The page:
Slide and Negative Identification
35mm transparencies come in a number of different sizes and formats
35mm transparency film can be divided into two different types, both using light to produce an image on a light sensitive emulsion on a strip of cellulose based film. Reversal film produced a positive image onto what was usually produced as individual 35mm slides. 35mm negative film produced an image where the colours were reversed and processed before being printed as a positive image.
The visible part of the transparency is 3.6cm x 2.4cm (about 1 3/8" x 1") and on show is a positive image. But this is not the only type of slide that we can scan under this service.
Provided the size of the transparency, when mounted, is around 5cm, then it comes under this scanning service. This includes: 35mm half-frame; 126; 127 standard; 127 super; and 110 slides.
The table below will hopefully help you identify what you have. All of the mounts are 5cm x 5cm. The sizes shown are the size of the visible part of the transparency.
|Variety of slide||Sizes|
|Standard 35mm Slide||3.6cm wide, 2.4cm high|
|Half-Frame 35mm Slide||2.4cm wide, 1.8cm high|
|126 Slide||2.8cm wide, 2.8cm high|
|127 Standard Slide||4cm wide, 4cm high|
|127 Super Slide||around 4.8cm wide, 4.8cm high|
|110 Slide||1.7cm wide, 1.3cm high|
The mounts themselves might be cardboard, plastic or metal. Your slides might be encased in clear plastic, or be glass plated. However they come, we can scan them. Even if your transparencies, are unmounted - cut into strips, or individuals - we can scan those too.
To make sure your transparencies come under the service of 35mm slide scanning, the part of the transparency showing an image is no more than 4.8cm square and a positive image is on show.
A positive image is one that displays colours that you would normally expect to see in real life. It's possible that these colours might have been degraded - they might have a yellowy or a blue tinge to them - but, thanks to our colour correction service, carried out as standard on all scans, even these can be rescued.
Ready to have your 35mm slides scanned?
Pictured is a strip of standard, 35mm colour, developed negative film. It is 35mm wide, and it's length is determined by how many frames there are.
Each frame shows a different image and the negatives, if colour, will be tinged red. Black and white negatives are tinged gray. Your negatives might be in strips as long as that pictured, slightly longer, or still just in one long film strip. They might be cut up indivivually. However you have them, we can scan them.
All you need to be sure of is that the strip is no more than 35mm wide and the negatives have been developed. You'll be able to tell if the negatives have been developed because - unless they're APS - they won't be in the canister any more and you'll be able to see some images if you hold them up to the light. The colours will be reversed, if colour. Or, if black and white, areas you'd expect to be light will be dark and vice versa.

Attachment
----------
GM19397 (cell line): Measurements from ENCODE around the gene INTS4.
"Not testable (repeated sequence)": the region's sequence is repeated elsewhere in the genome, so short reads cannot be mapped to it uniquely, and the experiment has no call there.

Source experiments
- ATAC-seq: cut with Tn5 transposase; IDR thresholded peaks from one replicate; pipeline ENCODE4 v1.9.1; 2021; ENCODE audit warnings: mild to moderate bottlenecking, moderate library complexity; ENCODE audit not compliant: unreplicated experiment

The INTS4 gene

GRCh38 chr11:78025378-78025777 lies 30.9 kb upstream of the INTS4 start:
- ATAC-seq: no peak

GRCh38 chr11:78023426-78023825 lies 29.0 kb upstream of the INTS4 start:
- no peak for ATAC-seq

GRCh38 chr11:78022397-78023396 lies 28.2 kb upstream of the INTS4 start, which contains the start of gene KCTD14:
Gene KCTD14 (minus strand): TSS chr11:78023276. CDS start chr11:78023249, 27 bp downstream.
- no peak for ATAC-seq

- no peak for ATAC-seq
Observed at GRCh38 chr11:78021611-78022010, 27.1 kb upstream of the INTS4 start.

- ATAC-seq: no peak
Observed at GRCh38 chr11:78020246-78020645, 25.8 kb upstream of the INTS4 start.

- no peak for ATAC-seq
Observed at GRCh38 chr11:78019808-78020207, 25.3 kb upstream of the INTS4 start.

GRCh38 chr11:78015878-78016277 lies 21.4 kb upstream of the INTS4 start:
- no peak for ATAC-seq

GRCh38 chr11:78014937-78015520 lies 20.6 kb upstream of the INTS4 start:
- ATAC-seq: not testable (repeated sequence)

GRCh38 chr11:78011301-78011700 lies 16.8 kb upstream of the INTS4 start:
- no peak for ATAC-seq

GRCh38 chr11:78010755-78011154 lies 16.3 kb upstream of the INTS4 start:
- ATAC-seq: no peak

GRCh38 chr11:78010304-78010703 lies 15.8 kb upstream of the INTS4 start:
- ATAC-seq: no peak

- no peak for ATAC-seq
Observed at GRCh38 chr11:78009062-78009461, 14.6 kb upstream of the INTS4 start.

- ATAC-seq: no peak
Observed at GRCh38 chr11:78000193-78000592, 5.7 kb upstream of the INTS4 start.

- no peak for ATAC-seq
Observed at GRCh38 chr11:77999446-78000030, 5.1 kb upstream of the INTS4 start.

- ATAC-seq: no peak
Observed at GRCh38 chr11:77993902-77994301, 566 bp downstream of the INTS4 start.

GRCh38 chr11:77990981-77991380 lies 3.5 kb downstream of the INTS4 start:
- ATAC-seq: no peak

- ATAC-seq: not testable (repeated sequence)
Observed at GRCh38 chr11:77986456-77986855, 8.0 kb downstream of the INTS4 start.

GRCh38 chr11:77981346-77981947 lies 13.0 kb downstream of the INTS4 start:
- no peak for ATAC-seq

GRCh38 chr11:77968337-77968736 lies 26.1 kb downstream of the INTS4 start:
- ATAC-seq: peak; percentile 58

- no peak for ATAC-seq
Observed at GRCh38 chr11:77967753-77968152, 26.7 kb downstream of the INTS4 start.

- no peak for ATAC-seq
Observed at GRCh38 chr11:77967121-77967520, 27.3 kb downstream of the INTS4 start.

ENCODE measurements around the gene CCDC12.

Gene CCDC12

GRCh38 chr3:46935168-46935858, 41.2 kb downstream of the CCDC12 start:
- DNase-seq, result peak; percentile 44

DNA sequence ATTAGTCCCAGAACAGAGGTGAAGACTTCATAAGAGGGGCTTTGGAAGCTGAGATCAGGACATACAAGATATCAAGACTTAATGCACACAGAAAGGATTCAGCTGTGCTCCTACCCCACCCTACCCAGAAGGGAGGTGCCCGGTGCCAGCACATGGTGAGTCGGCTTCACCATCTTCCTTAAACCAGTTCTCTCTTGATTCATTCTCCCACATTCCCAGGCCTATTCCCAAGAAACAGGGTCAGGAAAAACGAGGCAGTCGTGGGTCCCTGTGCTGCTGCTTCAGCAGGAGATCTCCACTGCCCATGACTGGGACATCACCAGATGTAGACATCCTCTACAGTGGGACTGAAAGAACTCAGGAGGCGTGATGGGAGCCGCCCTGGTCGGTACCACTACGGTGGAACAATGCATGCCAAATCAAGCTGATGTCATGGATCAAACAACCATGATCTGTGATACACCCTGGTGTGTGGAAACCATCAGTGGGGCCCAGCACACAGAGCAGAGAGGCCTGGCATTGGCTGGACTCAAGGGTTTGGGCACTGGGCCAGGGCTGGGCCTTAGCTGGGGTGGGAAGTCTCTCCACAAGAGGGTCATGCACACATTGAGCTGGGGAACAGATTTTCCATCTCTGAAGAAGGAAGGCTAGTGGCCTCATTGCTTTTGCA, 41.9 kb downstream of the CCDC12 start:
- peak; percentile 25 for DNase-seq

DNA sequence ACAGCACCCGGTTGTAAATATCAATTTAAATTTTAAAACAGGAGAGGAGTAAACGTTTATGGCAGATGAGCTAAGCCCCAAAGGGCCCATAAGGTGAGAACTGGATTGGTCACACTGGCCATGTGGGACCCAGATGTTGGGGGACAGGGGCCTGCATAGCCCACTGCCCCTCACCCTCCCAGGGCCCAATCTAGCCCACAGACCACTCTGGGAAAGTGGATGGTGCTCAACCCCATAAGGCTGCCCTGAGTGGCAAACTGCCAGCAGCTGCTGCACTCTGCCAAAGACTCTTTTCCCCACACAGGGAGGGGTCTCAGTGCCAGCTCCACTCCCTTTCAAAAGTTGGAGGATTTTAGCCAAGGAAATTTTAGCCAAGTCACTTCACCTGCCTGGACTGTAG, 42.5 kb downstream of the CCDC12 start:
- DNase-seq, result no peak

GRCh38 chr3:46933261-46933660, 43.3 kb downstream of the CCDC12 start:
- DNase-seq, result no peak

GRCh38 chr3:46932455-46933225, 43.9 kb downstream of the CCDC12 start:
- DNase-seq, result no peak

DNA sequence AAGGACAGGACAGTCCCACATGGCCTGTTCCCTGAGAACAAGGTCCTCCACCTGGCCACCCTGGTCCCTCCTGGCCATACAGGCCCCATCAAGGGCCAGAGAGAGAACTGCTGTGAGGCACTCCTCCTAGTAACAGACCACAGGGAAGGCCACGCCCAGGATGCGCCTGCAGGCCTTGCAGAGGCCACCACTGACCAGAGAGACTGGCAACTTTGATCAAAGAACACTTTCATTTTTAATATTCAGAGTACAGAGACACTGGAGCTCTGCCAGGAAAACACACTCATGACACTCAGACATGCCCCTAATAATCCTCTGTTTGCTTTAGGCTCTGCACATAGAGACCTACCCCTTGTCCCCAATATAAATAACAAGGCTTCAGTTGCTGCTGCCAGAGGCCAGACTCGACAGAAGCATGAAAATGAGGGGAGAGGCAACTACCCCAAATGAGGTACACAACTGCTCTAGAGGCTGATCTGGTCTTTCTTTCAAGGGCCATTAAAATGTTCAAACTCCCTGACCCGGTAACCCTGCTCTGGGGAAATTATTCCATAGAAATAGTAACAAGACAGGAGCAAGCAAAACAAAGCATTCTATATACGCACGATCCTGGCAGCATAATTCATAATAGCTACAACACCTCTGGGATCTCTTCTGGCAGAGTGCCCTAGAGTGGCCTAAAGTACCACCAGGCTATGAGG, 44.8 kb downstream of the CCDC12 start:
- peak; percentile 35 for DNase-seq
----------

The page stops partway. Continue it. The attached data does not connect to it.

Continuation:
But, we aren't limited to scanning just standard 35mm negatives. We can scan: 35mm half-frame; 126; 110; and APS negatives.
The table below will hopefully help you identify what you have. The sizes shown refer to the size of each frame.
|Variety of negative||Sizes|
|Standard 35mm Negative Film||3.6cm wide, 2.4cm high|
|Half-Frame 35mm Negative Film||2.4cm wide, 1.8cm high|
|110 Negative Film||1.7cm wide, 1.3cm high|
|126 Negative Film||2.8cm wide, 2.8cm high|
APS stands for Advanced Photo System. This may be written on the side of the film canister, or, if it's Kodak, it'll say Advantix. FujiFilm called theirs Nexia; Agfa, Futura; and Konica, Centuria.
APS film differs from any other type of negatives that we scan in that it will have been returned to you in the canister, after it'd been developed. Also, when you took the photos, you'll have been give three different options: H (High definition - which returned a 4" x 7" print); C (Classic - which returned a 4" x 6" print); and P (Panoramic - which returned a 4" x 11" print).
You might not know this, but, when each photo was taken, regardless of which option you chose, they were all taken as High definition. The film was clever enough to record which option you'd selected and an appropriately sized print was produced.
When we scan APS film, we scan each full frame. And, it's worth pointing out, in order for us to scan APS negatives, we will have to cut the negatives into strips beforehand. Don't worry, we're always very careful when doing this and you will still have the negatives safely returned to you.
When we scan any negatives at all, you get back a set of positive images on disc or memory stick. Finally, if you have both negatives and prints, it'd be worth your while having the negatives scanned instead: the results are generally better.
Disc negatives were introduced by Kodak in 1982 and were relatively short-lived. Each photo was taken on an exposure measuring only 8mm x 10mm. The disc itself was encased in a slim plastic case that had the advantage that any camera using them could also be very slim.
The disadvantages soon outweighed this advantage and Kodak officially stopped producing them just before the new millennium. They were difficult for photo labs to process and the cameras weren't built to take any extra lenses. But, scanning them at PiciScan is easy and customers who've asked us to do this have been pleased with the results.
We've seen some alarming videos on the internet about how this is done. If you have as well, don't panic: our scanning processes leave your disc negatives completely intact.